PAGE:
Mar 15, 2024

Staff Spotlight: Dr. Priscilla Medeiros

Priscilla Medeiros is the Knowledge Mobilization and Community Engagement Specialist at the Edwin S.H. Leong Centre for Healthy Children. She describes her role and ongoing work related to community-engaged research below.

Q: Tell us a little about yourself and your role at the Centre.

I have a PhD in Anthropology from McMaster University and a Postdoctoral Fellowship from Women’s College Hospital, and those experiences have enriched my role at the Centre. I am the team specialist in knowledge mobilization and community engagement who brings information, education and reporting together using a variety of tools that our members can access.

Starting in this role, I was excited to design and implement the first of its kind community-engaged program at The Hospital for Sick Children and the University of Toronto to increase the knowledge of our members in involving communities in the research process. This past year, I have led the development of community-engaged training, education and infrastructure initiatives in response to the needs of our members with the support of our Co-Directors, Drs. Astrid Guttmann and Eyal Cohen.

Since joining the Centre in Spring 2022, I have implemented the Community Engagement Series; Trainee Hub focused on community-engaged learning for graduate students, post-doctoral research fellows and clinical trainees; consultation service, engagement resource repository; and, collaboration hub service that facilitates connections between researchers, trainees and community partners who are members of the Centre. These initiatives provide members with a venue to share best practices and create new knowledge to advance community engagement across all stages of research.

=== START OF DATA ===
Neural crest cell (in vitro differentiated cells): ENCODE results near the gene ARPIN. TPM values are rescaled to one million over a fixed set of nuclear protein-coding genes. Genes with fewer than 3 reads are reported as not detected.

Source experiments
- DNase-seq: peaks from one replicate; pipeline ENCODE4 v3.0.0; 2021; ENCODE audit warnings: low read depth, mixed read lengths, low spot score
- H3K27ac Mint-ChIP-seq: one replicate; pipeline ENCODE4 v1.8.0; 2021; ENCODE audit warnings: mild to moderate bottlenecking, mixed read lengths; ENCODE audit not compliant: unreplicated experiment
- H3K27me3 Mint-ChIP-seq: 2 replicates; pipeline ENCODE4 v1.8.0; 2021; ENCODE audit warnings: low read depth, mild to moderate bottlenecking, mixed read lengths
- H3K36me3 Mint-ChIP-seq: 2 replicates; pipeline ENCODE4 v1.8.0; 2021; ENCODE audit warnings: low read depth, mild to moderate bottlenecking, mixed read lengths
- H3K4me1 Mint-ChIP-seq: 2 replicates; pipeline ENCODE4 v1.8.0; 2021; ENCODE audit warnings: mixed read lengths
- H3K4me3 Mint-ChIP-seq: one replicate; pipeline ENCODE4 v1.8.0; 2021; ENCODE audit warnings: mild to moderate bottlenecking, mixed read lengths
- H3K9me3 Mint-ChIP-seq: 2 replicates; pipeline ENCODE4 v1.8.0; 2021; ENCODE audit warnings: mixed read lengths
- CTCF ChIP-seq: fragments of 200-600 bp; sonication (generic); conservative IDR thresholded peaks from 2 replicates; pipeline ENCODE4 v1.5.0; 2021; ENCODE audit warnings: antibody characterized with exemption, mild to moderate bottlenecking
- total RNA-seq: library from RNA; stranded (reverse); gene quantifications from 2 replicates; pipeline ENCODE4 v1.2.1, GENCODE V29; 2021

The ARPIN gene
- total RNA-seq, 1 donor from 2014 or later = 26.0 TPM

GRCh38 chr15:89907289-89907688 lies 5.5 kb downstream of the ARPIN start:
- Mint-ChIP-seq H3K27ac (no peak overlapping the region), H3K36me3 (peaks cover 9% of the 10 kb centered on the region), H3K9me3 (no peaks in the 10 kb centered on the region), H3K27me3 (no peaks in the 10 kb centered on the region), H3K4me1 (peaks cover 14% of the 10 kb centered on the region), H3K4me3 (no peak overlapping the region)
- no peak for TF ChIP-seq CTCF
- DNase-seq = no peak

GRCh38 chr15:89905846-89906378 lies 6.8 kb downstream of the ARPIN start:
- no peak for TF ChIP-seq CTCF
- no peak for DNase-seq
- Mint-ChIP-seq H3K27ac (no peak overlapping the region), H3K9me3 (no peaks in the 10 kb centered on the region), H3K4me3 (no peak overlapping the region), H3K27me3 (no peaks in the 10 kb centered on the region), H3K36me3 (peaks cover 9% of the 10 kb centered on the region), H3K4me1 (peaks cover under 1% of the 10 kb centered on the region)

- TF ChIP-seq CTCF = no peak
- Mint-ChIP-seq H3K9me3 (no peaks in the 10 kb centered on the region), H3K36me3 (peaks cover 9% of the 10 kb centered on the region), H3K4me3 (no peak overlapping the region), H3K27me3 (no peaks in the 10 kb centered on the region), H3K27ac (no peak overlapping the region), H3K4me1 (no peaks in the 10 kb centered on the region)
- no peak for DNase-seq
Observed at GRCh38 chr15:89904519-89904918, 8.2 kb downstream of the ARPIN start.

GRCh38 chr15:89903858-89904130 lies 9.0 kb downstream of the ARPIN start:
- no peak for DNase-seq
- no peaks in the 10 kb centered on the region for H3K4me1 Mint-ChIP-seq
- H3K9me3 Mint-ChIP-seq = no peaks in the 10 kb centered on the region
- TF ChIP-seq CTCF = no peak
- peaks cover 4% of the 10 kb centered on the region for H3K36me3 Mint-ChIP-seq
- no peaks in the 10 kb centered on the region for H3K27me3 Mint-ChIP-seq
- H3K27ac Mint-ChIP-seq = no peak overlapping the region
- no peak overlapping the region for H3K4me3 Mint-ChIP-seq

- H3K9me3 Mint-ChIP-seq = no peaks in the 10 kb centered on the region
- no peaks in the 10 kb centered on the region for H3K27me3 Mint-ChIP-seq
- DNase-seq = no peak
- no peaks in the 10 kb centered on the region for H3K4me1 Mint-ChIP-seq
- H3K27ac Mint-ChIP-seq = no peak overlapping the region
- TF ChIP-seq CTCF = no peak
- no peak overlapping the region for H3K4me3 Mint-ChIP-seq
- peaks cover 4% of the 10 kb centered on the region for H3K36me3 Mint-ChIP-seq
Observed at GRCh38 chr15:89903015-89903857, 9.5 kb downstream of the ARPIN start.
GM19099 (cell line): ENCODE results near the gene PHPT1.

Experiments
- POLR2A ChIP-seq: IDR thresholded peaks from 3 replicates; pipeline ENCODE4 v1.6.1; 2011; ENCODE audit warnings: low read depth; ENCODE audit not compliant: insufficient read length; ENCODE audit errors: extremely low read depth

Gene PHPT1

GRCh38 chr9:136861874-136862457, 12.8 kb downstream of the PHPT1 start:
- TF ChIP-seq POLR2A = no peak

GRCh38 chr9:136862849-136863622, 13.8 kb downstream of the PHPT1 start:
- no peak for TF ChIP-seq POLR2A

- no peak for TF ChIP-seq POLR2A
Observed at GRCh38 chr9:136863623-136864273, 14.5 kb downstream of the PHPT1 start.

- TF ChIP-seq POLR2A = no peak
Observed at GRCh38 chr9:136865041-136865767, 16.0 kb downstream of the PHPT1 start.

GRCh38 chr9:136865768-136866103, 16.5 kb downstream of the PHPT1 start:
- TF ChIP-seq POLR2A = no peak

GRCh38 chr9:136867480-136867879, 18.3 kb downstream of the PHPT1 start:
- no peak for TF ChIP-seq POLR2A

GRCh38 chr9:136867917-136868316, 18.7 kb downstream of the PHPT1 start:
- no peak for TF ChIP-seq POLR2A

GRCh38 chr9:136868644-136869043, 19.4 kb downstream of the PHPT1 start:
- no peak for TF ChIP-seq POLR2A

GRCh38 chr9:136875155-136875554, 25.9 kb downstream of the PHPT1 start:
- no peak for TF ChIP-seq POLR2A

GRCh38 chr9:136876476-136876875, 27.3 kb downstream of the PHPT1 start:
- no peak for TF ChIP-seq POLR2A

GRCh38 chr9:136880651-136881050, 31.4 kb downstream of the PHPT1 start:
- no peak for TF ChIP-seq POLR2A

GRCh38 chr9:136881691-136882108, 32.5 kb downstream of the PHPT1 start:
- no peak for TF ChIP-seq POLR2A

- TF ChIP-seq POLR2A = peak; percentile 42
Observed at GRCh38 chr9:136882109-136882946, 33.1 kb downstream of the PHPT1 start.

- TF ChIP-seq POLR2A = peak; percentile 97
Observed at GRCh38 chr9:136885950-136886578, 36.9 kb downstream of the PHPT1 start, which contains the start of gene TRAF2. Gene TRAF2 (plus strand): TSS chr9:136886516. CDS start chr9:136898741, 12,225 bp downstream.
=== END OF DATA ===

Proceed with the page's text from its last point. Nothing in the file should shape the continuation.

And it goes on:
Q: What do you enjoy most about your role at the Centre?

I am delighted to be working closely with Leong Centre Scholars in my role to advance their knowledge about community engagement and knowledge mobilization through the Trainee Hub and consultation service. I am inspired by the community of practice we have created that breaks down research silos for them at the Centre.

There are currently 88 trainees involved in the Trainee Hub across The Hospital for Sick Children, University of Toronto, McMaster University, St. Michael’s Hospital, and Holland Bloorview. This year, we are focused on advancing the vision of the Centre through collaborative partnerships and that includes the Trainee Hub.

Q: Are you involved in any current child health research projects?

I have been supporting Dr. Astrid Guttmann with phase 2 of her Prenatal Opioid Exposure project with 13 First Nation communities in Ontario. This research project was initiated in response to the concerns raised by First Nation communities about the health of school-aged children exposed to opioids prenatally. Phase 2 of the project involves co-designing knowledge products that translate report findings to affect change related to prenatal opioid exposure within each community. Over the past year, I have been meeting with the 13 First Nations communities to engage them in knowledge mobilization training and have begun co-leading knowledge translation workshops to identify products of interest. This includes a training series for nurses to better understand the unique needs of infants with prenatal opioid exposure and their families, substance use prevention social media campaign targeting youth and adolescents, and video recording of resilience stories from communities. It has been exciting to work with the communities and support them with their knowledge mobilization needs. This is a 2-year long project that I am excited to be part of and look forward to sharing more about the processes of this project in future publications. 

Q: What future initiative(s) are you most excited about at the Centre?

I am really excited about this year’s focus on advancing the Centre’s visibility in child health equity research, and co-partnering with other centres on education and training initiatives. Our collaborative Trainee Hub workshop with the SickKids Research Training Centre next month is one example of our efforts to achieve this vision and expand our reach to interdisciplinary trainees who are passionate about this field and integrating patient and community engagement strategies into their work. This year, I will continue to explore ways to foster engagement and learning between community, the public sector, and researchers through co-partnership opportunities across The Hospital for Sick Children, University of Toronto, and beyond.